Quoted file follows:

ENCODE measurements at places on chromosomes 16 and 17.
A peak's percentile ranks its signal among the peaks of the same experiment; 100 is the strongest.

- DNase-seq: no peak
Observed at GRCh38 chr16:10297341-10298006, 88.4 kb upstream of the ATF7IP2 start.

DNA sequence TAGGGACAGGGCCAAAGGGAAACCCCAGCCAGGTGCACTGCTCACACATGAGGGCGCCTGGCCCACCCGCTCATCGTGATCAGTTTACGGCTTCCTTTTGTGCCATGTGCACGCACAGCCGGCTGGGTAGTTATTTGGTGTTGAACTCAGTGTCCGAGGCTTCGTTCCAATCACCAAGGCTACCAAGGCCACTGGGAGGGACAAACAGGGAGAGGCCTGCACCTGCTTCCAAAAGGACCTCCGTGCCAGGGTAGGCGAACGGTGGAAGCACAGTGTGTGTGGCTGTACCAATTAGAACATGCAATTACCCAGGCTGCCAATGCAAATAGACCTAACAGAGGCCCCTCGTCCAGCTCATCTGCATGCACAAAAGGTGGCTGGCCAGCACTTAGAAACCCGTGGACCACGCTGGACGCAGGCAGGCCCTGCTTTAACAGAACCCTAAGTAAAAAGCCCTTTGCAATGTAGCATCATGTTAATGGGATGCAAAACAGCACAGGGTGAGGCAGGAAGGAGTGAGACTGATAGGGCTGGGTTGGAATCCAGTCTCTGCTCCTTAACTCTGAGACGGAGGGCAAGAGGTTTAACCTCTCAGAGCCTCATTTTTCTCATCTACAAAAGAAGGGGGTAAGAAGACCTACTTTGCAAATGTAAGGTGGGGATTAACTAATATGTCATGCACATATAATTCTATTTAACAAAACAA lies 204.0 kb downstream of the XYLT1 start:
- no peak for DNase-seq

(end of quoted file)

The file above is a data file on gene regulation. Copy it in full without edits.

ENCODE measurements at places on chromosomes 16 and 17.
A peak's percentile ranks its signal among the peaks of the same experiment; 100 is the strongest.

- DNase-seq: no peak
Observed at GRCh38 chr16:10297341-10298006, 88.4 kb upstream of the ATF7IP2 start.

DNA sequence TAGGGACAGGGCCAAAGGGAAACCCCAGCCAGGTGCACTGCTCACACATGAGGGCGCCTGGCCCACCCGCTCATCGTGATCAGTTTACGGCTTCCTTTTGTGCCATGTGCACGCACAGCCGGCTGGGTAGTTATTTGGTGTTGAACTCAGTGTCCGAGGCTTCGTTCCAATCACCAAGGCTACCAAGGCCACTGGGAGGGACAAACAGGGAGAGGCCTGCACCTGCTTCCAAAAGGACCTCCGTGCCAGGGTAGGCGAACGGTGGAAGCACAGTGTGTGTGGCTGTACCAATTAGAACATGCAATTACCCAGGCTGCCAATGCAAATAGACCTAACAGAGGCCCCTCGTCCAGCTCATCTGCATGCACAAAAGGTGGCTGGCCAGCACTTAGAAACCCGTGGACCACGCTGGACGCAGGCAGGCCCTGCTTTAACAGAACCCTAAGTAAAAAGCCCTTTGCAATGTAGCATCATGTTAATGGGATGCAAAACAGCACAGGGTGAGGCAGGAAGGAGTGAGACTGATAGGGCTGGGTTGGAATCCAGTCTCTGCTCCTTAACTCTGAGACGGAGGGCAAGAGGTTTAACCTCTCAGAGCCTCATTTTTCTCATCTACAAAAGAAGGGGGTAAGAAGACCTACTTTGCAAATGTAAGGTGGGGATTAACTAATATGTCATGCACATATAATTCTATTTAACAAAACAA lies 204.0 kb downstream of the XYLT1 start:
- no peak for DNase-seq